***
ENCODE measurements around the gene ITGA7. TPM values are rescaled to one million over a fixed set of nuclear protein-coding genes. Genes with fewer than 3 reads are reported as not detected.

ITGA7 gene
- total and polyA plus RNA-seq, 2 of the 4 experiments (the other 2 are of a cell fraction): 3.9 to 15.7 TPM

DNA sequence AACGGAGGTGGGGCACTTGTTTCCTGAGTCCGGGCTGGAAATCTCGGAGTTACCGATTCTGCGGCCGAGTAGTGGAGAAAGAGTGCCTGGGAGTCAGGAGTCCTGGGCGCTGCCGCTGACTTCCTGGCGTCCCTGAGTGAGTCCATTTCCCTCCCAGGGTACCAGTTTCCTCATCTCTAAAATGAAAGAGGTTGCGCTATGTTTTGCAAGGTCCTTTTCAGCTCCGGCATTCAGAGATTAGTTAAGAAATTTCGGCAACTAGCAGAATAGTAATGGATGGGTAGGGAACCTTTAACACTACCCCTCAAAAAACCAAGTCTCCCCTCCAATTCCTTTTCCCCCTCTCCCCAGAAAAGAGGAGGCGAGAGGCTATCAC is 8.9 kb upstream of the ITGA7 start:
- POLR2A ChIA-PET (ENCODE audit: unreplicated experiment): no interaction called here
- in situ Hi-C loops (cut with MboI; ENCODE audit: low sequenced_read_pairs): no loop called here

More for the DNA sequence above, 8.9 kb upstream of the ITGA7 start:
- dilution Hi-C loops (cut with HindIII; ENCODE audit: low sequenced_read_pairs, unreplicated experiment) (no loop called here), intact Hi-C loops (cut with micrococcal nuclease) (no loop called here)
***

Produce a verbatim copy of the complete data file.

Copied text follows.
ENCODE measurements around the gene ITGA7. TPM values are rescaled to one million over a fixed set of nuclear protein-coding genes. Genes with fewer than 3 reads are reported as not detected.

ITGA7 gene
- total and polyA plus RNA-seq, 2 of the 4 experiments (the other 2 are of a cell fraction): 3.9 to 15.7 TPM

DNA sequence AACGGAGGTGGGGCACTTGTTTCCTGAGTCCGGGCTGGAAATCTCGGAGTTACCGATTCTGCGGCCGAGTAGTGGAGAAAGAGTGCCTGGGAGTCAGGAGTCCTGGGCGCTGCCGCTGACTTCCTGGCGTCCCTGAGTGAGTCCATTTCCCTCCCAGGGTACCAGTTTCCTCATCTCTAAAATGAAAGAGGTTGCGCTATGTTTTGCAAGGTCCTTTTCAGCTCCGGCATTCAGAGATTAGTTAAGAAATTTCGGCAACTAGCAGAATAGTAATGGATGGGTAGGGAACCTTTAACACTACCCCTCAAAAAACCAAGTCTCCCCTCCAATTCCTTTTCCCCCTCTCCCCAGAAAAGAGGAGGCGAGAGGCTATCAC is 8.9 kb upstream of the ITGA7 start:
- POLR2A ChIA-PET (ENCODE audit: unreplicated experiment): no interaction called here
- in situ Hi-C loops (cut with MboI; ENCODE audit: low sequenced_read_pairs): no loop called here

More for the DNA sequence above, 8.9 kb upstream of the ITGA7 start:
- dilution Hi-C loops (cut with HindIII; ENCODE audit: low sequenced_read_pairs, unreplicated experiment) (no loop called here), intact Hi-C loops (cut with micrococcal nuclease) (no loop called here)